We headed into Reykavìk about noon to have lunch at the furniture store again. The cafeteria at Ikea has proven to be good food at the chepeast price we have found. As we drove I thought again how driving here differs from Georgia. The roads in Iceland have been good, even those that are gravel. The traffic in Reykjavìk has been brisk city driving but nothing hair-raising like Atlanta. but there are still a few oddities. Some intersections in downtown Reykavìk have traffic lights, but everywhere else the norm is traffic circles. Jimmie is used to those in Africa but I still find them strange, especially since the car in the inner lane of the circle has the right of way. You really have to watch carefully so I'm glad I am not doing the driving.
There are also the road signs in Icelandic with street names 12 syllables long and completely unpronounceable to American tongues, but we try anyway. Other signs use pictures a little easier to decipher, such as the steep hillside with rocks falling. Some signs on the busy divided highway in downtown Reykjavìk, though, have made me laugh. According to the pictures farm tractors are prohibited during morning and afternoon rush hours - but cars must always yield to pedestrians or horse-back riders so I guess they are welcome at all times. With a posted speed of 90 kph I just can't imagine any of those being able to keep up.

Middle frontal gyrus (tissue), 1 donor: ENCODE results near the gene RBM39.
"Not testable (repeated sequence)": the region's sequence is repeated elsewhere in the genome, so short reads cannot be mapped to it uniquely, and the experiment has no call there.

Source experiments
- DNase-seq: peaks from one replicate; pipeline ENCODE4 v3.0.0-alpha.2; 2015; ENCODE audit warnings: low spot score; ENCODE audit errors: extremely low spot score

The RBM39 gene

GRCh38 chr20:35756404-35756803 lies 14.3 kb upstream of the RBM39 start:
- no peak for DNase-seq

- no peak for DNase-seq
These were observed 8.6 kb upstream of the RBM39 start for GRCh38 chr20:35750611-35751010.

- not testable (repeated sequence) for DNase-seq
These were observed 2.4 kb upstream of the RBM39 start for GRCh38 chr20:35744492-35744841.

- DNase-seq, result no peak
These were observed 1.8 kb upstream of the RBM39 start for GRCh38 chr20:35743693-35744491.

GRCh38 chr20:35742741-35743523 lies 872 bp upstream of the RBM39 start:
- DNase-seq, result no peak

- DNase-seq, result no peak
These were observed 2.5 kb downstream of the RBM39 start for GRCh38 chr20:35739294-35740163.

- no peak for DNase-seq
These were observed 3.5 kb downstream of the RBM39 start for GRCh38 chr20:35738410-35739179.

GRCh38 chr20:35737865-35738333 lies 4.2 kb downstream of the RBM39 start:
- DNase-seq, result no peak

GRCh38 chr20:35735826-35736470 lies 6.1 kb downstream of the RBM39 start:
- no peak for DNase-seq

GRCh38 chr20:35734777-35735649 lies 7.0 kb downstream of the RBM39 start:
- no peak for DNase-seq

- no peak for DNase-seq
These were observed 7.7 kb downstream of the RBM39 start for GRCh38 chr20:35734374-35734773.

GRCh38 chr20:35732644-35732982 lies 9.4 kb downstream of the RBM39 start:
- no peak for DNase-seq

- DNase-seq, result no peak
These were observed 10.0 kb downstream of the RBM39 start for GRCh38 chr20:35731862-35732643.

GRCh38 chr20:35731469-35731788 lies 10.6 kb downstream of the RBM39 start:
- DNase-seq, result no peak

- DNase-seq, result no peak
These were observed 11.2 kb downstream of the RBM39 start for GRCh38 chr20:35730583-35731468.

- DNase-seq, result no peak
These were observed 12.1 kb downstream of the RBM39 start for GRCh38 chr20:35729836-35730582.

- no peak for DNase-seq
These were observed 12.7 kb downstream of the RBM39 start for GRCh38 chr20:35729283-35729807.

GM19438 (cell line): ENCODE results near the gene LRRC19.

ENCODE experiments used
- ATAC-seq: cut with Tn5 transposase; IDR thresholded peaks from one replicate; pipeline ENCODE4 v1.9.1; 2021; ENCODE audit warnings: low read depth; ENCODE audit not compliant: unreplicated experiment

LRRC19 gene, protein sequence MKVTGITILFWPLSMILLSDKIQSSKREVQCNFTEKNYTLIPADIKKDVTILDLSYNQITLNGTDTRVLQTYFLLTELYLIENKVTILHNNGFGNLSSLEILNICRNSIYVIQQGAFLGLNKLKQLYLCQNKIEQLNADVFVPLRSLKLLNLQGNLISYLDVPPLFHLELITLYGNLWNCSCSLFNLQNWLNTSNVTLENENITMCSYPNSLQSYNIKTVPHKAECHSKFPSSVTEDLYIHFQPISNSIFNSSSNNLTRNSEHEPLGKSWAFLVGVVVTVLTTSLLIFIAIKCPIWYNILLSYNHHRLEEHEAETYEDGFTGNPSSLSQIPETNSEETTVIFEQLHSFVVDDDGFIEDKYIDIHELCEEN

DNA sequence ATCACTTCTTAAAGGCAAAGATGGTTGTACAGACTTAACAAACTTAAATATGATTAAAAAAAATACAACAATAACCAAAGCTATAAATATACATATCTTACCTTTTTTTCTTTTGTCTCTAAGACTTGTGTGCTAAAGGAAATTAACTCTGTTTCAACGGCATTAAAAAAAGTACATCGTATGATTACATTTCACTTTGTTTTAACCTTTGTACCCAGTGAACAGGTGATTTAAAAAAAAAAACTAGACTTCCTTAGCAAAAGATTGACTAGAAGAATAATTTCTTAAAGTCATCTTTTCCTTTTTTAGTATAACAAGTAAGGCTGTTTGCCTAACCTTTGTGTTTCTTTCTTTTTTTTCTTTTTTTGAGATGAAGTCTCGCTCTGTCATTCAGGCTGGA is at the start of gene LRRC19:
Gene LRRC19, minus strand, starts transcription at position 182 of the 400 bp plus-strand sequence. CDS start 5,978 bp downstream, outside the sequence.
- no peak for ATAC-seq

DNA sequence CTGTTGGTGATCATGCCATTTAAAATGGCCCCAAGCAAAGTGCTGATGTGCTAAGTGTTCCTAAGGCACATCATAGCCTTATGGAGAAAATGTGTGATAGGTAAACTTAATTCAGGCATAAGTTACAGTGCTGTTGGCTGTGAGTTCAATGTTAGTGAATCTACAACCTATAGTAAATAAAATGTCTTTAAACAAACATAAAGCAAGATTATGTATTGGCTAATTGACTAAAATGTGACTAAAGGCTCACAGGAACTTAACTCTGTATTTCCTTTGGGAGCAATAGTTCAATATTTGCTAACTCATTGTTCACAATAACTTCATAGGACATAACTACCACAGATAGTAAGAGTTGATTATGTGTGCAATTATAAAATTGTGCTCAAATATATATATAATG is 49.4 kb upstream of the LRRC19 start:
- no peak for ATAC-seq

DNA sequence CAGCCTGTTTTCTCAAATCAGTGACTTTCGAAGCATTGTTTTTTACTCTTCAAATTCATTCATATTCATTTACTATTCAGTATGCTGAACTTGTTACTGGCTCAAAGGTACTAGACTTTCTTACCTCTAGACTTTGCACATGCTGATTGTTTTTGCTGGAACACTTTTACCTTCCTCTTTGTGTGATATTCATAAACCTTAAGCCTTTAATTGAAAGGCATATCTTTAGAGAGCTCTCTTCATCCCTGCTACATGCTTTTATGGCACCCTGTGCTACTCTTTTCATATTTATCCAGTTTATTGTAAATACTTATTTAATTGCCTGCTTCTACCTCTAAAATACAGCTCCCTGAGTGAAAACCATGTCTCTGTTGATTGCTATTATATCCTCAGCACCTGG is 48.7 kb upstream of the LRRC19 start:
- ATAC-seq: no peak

There is also another custom here that did not seem unusual to me since it was the practice in Samoa. Everyone takes off their shoes at the front door when entering a home. Of course, guys in snowboots have a harder time of it here. In Samoa everyone wore flip-flops.
Worship with the brethren went well this evening. We met at 4:30 for Bible class, probably the first one the children have had. We sang "Jesus Loves the Little Children" in Icelandic. They were not familiar with it but the tune is easy. Then the children taught Katrece and me "Jesùs Er Bestí Vinur Barnanna" (Jesus is the best friend of children). We used bread and fish for visuals as Katrece told them how Jesus fed the 5,000 then the children colored a picture of the loaves and fish. It was not a bad class, especially considering that we had to put it together hurriedly with very little at our disposal. We will be sad to leave these sweet children and brethren behind on Tuesday.